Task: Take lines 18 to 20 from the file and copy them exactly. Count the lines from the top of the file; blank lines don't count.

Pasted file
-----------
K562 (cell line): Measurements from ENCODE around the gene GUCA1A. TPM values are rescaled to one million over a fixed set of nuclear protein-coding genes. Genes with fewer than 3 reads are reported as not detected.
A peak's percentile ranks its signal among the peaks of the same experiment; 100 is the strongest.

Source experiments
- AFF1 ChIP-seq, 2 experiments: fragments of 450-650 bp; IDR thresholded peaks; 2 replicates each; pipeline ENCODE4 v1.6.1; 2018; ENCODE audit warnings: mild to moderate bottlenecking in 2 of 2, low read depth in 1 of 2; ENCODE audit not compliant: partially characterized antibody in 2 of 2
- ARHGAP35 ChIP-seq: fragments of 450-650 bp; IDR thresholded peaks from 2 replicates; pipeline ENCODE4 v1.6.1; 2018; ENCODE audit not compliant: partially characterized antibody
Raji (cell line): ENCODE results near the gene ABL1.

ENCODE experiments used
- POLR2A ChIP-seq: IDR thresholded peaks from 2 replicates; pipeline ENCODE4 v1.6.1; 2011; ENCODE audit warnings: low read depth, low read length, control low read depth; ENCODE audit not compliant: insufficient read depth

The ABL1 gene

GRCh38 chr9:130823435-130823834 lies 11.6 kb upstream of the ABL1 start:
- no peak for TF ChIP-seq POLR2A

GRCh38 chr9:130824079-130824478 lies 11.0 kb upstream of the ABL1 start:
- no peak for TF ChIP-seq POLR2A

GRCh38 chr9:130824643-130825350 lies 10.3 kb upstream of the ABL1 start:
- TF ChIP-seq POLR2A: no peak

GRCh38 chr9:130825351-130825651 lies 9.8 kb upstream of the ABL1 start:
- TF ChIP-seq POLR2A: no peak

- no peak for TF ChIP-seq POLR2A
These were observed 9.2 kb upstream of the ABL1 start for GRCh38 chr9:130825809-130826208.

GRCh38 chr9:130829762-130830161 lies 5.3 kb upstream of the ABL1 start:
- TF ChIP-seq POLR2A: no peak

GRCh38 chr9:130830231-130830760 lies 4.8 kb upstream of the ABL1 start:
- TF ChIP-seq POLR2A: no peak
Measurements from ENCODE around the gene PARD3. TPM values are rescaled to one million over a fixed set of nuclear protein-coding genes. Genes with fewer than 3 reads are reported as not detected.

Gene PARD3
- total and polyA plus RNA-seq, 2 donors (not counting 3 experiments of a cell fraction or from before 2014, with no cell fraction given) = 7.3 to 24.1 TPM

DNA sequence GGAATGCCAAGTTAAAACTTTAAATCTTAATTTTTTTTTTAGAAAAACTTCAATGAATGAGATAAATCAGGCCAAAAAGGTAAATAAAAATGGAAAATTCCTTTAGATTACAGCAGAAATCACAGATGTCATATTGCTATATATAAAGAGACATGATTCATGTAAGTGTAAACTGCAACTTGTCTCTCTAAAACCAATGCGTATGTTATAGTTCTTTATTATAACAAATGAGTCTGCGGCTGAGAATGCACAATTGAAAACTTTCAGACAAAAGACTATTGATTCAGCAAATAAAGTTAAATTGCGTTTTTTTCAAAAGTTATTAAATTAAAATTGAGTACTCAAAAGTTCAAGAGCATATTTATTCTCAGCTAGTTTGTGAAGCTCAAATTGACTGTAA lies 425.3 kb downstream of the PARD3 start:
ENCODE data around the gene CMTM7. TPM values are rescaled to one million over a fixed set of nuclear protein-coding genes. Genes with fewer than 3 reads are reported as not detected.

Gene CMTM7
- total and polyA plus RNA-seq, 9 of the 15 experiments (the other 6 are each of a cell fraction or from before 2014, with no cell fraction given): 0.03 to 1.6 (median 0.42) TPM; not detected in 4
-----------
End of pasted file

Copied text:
- no peak for TF ChIP-seq POLR2A
These were observed 9.2 kb upstream of the ABL1 start for GRCh38 chr9:130825809-130826208.

GRCh38 chr9:130829762-130830161 lies 5.3 kb upstream of the ABL1 start: